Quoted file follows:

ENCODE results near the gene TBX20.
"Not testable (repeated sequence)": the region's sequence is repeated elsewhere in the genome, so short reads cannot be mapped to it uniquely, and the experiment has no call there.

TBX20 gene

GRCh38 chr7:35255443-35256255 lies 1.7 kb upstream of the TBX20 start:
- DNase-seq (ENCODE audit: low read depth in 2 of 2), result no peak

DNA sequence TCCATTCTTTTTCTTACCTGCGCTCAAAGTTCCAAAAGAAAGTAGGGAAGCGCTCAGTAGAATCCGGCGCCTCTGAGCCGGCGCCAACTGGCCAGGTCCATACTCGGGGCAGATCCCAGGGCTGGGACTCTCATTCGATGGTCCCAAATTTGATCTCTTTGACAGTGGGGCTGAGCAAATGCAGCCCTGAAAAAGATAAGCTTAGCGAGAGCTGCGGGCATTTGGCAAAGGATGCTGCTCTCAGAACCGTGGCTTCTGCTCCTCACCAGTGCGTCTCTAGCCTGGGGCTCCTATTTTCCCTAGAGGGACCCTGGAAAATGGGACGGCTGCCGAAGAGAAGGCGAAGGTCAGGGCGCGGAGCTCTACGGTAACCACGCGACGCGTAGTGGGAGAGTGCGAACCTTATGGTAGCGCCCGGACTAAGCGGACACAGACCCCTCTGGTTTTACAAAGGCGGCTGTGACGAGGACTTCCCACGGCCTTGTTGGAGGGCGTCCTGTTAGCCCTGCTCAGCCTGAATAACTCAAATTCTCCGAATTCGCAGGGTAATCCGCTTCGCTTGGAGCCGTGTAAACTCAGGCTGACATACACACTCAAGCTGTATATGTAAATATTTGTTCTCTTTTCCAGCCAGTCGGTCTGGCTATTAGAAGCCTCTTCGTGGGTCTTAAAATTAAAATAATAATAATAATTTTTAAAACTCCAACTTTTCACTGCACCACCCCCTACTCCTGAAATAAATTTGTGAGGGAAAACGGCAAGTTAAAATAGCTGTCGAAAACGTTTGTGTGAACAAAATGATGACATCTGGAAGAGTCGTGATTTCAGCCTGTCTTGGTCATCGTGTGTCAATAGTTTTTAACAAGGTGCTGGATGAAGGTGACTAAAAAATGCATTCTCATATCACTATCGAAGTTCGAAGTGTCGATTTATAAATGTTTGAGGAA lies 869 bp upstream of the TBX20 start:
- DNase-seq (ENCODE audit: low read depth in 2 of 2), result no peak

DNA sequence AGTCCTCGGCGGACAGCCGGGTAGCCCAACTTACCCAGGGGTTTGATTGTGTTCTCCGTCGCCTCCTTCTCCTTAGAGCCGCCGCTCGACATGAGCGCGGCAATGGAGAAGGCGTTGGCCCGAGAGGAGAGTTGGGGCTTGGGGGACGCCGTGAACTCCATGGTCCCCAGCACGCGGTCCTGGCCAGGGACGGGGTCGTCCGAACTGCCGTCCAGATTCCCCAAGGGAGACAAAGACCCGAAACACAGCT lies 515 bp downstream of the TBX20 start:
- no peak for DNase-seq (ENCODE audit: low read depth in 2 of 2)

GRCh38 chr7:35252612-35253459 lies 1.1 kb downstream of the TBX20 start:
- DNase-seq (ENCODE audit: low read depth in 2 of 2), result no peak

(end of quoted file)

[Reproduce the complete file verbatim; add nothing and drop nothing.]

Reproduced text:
ENCODE results near the gene TBX20.
"Not testable (repeated sequence)": the region's sequence is repeated elsewhere in the genome, so short reads cannot be mapped to it uniquely, and the experiment has no call there.

TBX20 gene

GRCh38 chr7:35255443-35256255 lies 1.7 kb upstream of the TBX20 start:
- DNase-seq (ENCODE audit: low read depth in 2 of 2), result no peak

DNA sequence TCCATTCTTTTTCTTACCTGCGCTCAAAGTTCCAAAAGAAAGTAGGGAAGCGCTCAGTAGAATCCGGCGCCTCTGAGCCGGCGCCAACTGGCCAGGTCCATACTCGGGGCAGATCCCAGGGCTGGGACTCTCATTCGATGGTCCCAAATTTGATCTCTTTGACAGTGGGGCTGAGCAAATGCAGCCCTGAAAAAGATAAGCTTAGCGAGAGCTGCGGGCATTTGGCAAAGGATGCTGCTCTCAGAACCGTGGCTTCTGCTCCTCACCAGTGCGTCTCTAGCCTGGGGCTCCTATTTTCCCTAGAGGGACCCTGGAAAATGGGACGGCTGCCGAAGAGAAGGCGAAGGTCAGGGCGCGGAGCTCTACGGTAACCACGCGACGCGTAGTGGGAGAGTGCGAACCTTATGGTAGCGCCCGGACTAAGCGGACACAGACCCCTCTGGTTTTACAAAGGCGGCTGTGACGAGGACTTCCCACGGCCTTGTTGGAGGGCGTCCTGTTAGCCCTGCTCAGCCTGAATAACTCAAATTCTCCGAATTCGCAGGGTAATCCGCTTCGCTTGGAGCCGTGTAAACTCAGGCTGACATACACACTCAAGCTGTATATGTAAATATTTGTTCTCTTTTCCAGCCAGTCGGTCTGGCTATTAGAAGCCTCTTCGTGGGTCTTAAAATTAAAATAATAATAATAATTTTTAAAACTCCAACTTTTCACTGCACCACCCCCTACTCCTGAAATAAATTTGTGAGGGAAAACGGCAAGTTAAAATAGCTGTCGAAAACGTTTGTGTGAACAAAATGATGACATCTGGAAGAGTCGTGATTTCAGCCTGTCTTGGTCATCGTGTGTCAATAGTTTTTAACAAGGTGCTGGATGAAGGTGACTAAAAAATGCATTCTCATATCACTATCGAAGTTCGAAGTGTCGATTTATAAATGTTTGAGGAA lies 869 bp upstream of the TBX20 start:
- DNase-seq (ENCODE audit: low read depth in 2 of 2), result no peak

DNA sequence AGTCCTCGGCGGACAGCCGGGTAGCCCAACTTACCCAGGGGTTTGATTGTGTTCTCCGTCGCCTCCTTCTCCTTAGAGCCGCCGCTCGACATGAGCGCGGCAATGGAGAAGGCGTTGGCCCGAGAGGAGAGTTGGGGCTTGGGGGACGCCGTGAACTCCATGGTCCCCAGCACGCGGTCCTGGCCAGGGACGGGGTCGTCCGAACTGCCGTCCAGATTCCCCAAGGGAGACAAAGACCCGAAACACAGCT lies 515 bp downstream of the TBX20 start:
- no peak for DNase-seq (ENCODE audit: low read depth in 2 of 2)

GRCh38 chr7:35252612-35253459 lies 1.1 kb downstream of the TBX20 start:
- DNase-seq (ENCODE audit: low read depth in 2 of 2), result no peak